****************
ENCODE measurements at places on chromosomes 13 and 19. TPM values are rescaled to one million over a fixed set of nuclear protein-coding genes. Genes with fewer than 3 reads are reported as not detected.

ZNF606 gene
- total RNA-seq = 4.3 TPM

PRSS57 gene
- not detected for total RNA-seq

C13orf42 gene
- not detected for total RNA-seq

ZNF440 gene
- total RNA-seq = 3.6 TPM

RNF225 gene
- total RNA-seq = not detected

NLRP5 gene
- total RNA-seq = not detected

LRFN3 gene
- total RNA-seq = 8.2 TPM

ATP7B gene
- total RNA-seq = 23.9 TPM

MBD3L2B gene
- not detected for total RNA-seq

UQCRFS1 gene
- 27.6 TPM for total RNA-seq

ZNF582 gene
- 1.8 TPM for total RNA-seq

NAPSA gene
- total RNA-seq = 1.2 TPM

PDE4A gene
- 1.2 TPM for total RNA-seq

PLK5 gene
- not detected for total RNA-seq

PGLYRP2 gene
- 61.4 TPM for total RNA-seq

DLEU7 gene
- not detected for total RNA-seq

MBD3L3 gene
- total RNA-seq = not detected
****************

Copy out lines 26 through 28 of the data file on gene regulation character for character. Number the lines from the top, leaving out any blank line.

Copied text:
PDE4A gene
- 1.2 TPM for total RNA-seq

PLK5 gene